Review Article | Published:

Advances in human antiglomerular basement membrane disease

Nature Reviews Nephrology volume 7, pages 697705 (2011) | Download Citation

Abstract

Antiglomerular basement membrane (anti-GBM) disease is an autoimmune disorder that mostly presents as raised titers of antibodies against the GBM, rapidly progressive glomerulonephritis and pulmonary hemorrhage. The disease is caused by antibodies against noncollagenous domain of α3 chain of type IV collagen, which contains the epitopes EA and EB. The humoral and cellular immunity contributing to the initiation of anti-GBM disease has been extensively studied as a model for autoimmune diseases, although most of the data come from animal studies. The disease is rare, but diagnoses have been made in hundreds of patients. Substantial advances have been made in the understanding of human anti-GBM disease, and it can be treated successfully. In this Review we summarize the current knowledge on the prevalence, clinical manifestations, treatment and outcomes of human anti-GBM disease. We discuss findings on pathogenesis from human studies, with close attention to disease initiation and the immunological features of progression from quiescent autoimmune homeostasis in healthy individuals to fulminant anti-GBM disease. Further studies on autoreactive T cells are expected to clarify specific features of human anti-GBM disease and could lead to the development of new therapies.

Key points

  • Human anti-glomerular basement membrane (anti-GBM) disease affects all races, has an annual incidence of up to 0.5–1.0 cases per million of the general population, and is strongly linked to HLA DRB1*1501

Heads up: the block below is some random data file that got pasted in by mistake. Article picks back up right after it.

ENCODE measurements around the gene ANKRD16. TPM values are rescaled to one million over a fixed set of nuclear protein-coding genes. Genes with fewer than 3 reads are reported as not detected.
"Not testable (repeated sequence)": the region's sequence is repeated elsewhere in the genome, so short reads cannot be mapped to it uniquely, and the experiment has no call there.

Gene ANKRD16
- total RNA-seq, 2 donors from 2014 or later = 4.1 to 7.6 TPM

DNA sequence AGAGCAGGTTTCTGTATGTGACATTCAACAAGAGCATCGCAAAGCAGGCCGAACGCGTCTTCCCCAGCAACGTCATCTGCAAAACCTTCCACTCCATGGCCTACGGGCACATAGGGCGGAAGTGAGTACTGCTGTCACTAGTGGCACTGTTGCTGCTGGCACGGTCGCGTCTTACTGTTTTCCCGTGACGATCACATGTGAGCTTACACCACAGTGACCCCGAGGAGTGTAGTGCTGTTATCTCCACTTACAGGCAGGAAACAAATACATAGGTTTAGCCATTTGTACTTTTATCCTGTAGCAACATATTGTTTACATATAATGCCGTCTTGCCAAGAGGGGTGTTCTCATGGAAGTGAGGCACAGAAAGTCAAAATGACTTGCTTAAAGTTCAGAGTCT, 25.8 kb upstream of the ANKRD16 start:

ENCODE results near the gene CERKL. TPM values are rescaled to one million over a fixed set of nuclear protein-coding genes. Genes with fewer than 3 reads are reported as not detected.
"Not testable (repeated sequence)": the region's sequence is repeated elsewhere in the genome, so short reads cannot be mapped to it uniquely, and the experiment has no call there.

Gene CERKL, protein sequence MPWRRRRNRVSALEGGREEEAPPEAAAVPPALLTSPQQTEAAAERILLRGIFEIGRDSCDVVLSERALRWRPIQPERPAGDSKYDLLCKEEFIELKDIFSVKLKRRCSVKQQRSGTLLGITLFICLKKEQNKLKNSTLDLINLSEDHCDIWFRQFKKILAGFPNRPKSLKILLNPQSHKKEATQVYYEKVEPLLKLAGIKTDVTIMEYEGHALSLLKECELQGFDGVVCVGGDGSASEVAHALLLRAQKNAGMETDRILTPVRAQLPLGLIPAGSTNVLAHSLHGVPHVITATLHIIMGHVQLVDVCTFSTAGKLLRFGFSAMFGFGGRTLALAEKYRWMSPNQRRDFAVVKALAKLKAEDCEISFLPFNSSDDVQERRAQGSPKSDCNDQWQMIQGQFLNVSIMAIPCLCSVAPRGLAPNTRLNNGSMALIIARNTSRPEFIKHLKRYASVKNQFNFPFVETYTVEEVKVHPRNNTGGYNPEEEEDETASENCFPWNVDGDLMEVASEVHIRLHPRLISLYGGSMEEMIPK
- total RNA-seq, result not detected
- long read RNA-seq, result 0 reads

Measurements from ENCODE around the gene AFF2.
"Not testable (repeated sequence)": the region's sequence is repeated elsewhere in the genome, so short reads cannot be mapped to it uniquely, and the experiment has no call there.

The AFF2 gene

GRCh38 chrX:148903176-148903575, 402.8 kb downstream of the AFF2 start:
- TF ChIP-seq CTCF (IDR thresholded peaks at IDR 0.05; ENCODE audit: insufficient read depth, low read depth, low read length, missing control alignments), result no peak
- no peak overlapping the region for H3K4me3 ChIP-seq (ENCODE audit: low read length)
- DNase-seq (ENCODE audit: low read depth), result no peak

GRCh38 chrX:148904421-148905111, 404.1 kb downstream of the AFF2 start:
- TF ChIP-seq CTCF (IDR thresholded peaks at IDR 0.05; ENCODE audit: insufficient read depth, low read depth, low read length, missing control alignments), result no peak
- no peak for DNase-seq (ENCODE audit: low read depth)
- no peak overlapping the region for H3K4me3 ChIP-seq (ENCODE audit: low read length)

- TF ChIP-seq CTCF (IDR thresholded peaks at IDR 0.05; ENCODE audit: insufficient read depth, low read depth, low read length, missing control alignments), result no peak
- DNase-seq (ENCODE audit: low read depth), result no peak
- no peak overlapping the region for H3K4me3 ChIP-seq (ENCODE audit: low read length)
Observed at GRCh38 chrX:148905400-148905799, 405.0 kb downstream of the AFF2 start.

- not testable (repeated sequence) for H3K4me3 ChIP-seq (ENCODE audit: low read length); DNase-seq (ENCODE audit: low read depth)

• Although anti-GBM glomerulonephritis is rapidly progressive in most patients, cases with persistent normal renal function with mild glomerular lesions on renal biopsy have been described

  • Double positivity for autoantibodies against the GBM and antineutrophil cytoplasmic antibodies has a much worse renal prognosis than vasculitis associated with antineutrophil cytoplasmic antibodies but a similar prognosis to that seen with antibodies against the GBM alone

  • Central tolerance towards α3(IV)NC1 is incomplete and T cells and B cells specific for the autoepitopes are not deleted and/or rendered anergic

  • Changes in the immunological features of antibodies against GBM characterize progression from quiescent autoimmune homeostasis in healthy individuals to fulminant anti-GBM disease

  • Early treatment of plasmapheresis together with immunosuppression is crucial to achieve optimum overall and renal outcomes in patients with anti-GBM disease

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Acknowledgements

The authors' work is supported by a grant from Natural Science Fund of China to the Innovation Research Group (81021004).

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  1. Renal Division, Department of Medicine, Peking University First Hospital, Institute of Nephrology, Peking University, Key Laboratory of Renal Disease, Ministry of Health of China, Beijing 100034, China

    • Zhao Cui
    •  & Ming-Hui Zhao

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Both authors contributed equally to researching data, discussing content, writing, and reviewing/editing this article before submission.

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Correspondence to Ming-Hui Zhao.

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https://doi.org/10.1038/nrneph.2011.89

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